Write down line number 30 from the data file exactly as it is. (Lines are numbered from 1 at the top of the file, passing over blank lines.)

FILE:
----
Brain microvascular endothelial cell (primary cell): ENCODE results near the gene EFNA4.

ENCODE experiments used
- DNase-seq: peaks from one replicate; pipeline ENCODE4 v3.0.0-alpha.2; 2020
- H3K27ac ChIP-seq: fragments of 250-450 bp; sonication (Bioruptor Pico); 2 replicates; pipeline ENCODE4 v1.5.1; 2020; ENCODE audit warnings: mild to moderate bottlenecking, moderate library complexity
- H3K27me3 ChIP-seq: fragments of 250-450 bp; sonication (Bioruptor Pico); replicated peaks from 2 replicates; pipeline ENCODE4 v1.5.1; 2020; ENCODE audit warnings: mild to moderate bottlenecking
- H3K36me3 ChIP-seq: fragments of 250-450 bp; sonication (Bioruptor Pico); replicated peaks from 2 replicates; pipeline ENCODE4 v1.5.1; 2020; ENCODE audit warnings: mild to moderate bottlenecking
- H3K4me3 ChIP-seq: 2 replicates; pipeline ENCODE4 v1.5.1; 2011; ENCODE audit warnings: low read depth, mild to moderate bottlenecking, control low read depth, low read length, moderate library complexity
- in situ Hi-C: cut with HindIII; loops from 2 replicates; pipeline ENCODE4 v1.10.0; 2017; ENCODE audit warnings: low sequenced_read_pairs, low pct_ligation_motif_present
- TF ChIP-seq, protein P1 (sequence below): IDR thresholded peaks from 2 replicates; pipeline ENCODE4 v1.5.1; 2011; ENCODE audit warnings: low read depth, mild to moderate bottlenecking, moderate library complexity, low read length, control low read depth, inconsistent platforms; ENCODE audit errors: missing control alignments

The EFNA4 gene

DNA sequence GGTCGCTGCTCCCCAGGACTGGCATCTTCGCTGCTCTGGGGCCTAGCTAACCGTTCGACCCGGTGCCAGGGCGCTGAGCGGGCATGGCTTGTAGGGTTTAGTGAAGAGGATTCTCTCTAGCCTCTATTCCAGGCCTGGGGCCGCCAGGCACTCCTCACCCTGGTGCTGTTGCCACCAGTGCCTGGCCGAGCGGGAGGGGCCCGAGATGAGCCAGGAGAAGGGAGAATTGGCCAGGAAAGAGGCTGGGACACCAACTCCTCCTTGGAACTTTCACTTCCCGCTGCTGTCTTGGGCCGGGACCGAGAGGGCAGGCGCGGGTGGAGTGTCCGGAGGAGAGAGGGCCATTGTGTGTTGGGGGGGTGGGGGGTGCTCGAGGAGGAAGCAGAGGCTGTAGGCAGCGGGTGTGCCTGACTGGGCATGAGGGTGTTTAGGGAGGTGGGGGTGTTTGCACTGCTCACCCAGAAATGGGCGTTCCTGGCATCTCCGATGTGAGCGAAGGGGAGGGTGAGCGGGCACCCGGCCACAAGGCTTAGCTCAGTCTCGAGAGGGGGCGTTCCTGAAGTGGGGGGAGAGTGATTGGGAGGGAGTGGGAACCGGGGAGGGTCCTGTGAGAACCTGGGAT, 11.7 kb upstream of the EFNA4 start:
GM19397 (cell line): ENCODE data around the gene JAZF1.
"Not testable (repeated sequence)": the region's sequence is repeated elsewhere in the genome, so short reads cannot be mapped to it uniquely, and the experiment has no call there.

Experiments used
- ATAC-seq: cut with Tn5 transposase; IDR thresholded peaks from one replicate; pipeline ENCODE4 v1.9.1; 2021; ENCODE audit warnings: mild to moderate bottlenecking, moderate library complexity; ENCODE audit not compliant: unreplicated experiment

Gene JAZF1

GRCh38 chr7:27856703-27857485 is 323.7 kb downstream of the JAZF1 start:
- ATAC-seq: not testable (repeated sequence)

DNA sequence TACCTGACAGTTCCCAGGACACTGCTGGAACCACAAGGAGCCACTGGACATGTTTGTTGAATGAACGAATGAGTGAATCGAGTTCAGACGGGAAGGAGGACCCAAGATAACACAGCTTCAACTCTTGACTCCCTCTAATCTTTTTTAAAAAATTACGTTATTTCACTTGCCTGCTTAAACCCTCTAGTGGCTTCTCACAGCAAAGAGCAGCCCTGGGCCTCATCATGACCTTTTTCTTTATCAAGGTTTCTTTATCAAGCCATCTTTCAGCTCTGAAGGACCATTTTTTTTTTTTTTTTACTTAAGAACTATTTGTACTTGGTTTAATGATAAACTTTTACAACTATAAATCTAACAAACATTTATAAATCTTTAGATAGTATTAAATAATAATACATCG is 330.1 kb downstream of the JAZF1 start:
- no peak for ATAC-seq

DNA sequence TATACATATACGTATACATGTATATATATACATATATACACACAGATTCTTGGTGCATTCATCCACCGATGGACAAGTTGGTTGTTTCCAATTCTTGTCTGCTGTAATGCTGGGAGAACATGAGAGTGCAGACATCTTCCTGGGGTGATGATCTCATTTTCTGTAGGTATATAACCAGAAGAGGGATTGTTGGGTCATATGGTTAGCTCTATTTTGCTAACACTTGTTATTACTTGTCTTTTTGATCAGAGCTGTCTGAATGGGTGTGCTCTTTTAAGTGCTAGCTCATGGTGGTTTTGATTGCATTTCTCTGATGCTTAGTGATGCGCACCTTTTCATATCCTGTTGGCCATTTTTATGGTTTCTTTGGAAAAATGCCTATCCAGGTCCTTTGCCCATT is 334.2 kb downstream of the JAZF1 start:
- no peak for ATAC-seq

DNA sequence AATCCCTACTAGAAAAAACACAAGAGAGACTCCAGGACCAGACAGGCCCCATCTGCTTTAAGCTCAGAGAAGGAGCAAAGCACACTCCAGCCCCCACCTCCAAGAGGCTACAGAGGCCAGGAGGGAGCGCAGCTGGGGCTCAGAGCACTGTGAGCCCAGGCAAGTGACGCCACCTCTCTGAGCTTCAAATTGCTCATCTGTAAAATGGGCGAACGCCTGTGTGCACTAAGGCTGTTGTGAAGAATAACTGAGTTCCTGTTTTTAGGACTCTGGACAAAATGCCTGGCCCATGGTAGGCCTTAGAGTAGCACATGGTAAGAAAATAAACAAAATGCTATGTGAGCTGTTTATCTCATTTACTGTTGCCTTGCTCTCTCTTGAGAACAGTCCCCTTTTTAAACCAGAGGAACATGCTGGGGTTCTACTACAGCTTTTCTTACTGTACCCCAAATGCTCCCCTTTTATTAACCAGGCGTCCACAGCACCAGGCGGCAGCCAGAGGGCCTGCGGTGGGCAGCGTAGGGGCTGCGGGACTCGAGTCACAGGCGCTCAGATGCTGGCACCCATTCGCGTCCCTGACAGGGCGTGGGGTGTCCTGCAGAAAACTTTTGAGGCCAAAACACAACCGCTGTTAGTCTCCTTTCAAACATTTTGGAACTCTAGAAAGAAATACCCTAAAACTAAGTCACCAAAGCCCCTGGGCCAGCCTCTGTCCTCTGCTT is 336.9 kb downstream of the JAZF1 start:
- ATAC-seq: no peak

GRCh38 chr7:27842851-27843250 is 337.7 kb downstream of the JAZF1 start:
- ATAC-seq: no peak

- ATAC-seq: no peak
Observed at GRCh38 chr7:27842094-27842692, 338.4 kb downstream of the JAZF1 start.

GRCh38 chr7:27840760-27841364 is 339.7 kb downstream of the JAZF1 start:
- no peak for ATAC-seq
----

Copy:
- no peak for ATAC-seq